Goldfields Money, the penny stock at the centre of a bidding war between Kim Cannon’s Firstmac and John Kolenda’s Finsure, is sitting pretty. The little-known lender from Kalgoorlie has seen its share price surge by 42 per cent since early September. Most of the inflation occurred this month. On 6 November, Goldfields shares were trading at $1.18; by lunchtime on 26 November, they had hit $1.45.
In early November, Firstmac lobbed a cash bid to acquire the ADI at $1.12 a share, valuing the company at approximately $25 million.
The board rejected the offer. Firstmac upped the bid to $1.27 a share, which was also rejected. The ADI was waiting for a better deal.
Firstmac’s offer received considerable media attention. It’s not often that you find a mortgage lender with a $9 billion book that is wholly owned by one man. Kim Cannon, the Pink Floyd fanatic and Firstmac founder and owner of Loans.com.au, has been hunting for a banking licence for years. Having a personality behind the brand gives more currency to the story, and the press loves a tycoon, particularly in the mortgage world, where names like Kinghorn, Bouris and Symond sell papers.
Based on its current share price, Goldfields has a market cap of around $32 million, far more than Firstmac’s increased bid.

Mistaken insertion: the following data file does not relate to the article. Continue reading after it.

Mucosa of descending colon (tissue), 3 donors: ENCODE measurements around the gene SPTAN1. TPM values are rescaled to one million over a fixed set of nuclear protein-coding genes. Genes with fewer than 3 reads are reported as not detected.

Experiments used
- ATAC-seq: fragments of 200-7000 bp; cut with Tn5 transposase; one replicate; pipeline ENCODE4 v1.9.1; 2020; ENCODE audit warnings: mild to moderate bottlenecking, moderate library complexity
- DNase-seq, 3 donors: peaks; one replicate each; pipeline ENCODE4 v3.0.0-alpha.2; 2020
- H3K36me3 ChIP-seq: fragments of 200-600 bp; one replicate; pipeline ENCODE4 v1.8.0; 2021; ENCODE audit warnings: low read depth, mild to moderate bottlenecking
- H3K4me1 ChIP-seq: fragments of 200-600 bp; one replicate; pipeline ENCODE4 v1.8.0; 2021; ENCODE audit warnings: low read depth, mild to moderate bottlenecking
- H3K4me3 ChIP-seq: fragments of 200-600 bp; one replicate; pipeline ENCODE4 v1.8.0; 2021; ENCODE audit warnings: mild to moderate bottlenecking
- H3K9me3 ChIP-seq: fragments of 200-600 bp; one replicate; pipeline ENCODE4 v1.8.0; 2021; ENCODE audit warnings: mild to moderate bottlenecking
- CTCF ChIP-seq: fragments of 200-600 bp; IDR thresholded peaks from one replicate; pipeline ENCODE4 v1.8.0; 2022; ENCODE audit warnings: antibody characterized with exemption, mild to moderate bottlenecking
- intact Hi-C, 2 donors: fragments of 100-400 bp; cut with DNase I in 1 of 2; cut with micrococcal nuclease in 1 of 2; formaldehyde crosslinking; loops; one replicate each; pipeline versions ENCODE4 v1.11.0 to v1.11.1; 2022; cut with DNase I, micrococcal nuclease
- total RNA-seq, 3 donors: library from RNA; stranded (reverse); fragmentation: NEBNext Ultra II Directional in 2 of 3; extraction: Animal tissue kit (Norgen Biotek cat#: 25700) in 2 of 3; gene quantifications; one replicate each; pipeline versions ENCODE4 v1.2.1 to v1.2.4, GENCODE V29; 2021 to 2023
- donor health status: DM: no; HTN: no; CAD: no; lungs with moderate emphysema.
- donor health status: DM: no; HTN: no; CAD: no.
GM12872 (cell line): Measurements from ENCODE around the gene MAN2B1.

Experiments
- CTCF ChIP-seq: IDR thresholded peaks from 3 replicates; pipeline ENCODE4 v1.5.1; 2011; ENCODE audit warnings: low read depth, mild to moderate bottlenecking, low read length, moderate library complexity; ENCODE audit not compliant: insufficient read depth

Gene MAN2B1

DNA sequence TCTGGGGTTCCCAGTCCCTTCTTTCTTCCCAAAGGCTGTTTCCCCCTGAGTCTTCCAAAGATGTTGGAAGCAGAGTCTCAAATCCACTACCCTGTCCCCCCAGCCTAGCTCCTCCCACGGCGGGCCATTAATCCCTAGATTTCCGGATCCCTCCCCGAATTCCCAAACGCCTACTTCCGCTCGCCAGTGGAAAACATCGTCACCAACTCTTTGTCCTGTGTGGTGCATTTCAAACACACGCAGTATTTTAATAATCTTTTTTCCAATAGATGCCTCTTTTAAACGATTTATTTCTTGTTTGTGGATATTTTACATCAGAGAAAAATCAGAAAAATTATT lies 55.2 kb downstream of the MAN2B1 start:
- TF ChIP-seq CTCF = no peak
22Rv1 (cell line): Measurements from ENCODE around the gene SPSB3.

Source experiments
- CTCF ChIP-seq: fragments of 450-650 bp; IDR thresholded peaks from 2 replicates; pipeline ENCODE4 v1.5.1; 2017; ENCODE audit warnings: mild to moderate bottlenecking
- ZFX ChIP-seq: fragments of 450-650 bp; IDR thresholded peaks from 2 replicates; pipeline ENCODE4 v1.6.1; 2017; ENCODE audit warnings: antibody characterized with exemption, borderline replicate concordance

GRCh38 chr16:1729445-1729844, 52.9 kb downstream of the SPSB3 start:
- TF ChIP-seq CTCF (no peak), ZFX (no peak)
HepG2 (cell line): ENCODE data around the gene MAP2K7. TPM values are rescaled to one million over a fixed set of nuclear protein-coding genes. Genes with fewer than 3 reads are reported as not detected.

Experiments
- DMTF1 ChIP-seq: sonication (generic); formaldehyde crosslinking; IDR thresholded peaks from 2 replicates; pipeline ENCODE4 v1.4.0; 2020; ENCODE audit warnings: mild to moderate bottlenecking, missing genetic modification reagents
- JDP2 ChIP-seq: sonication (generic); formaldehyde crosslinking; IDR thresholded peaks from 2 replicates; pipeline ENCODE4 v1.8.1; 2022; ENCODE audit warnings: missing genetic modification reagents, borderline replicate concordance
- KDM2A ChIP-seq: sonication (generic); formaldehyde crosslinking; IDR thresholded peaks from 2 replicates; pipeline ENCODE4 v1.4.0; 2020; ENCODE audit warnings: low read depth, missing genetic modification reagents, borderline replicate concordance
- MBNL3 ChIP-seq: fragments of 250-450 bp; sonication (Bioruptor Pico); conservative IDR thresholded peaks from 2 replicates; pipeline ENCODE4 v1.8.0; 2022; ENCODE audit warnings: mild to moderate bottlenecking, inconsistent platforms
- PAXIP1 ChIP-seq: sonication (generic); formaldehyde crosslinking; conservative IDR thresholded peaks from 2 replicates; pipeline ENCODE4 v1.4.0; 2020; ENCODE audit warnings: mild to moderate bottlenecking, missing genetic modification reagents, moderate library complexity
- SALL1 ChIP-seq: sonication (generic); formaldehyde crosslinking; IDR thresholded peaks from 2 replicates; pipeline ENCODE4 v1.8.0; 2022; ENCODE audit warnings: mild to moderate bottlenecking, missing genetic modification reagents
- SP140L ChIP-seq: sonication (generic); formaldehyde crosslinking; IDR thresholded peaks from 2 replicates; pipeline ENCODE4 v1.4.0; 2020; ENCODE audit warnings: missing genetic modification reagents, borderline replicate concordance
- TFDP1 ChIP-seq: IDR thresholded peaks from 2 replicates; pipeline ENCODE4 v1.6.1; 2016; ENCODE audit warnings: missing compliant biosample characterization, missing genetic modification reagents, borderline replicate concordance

In a strange turn, the ADI announced late last Thursday (23 November) that it was working on a merger deal with Finsure, one that would more than triple its capitalisation to around $100 million.
The marriage makes sense: Goldfields will have a network of more than 1,000 mortgage brokers and Finsure will have a funding partner.
White label lending has become a top priority for aggregators, but Finsure is a little different. In addition to taking a clip of every loan its brokers write, the group owns Better Choice Home Loans, a new brand borne out of the consolidation of old mortgage managers Iden Loan Services, Future Financial and Pioneer Mortgage Services.
Better Choice is banking on innovative products that fill gaps in a home loan market that has been squeezed by regulators. This week the group is launching a mortgage for non-residents.
Aligning distribution and product manufacturing is part of the rationale behind the proposed Goldfields-Finsure deal. An overview of the proposed transaction tells shareholders that the coupling will create a “distinct funding advantage” with increased scale and profitability for all involved.
“Finsure has in-depth mortgage market knowledge and a significant distribution arm of 1,200-plus accredited loan writers, plus access to a further 5,500 loan writers through its Better Choice wholesale mortgage management products,” the prospectus said.
The clincher is the Goldfields banking license, which Firstmac looks to have missed out on. Having an ADI license will give Finsure access to cheaper funding, widening the margin for Better Choice’s wholesale products.
If it goes ahead, the merger will become an important event in the history of Australian mortgages. A decade after the funding markets dried up and mortgage managers closed shop, it looks as if a gap is opening for their return — provided the funding is reasonably priced and groups producing the home loans can provide offerings that the mainstream banks can’t, like non-resident mortgages.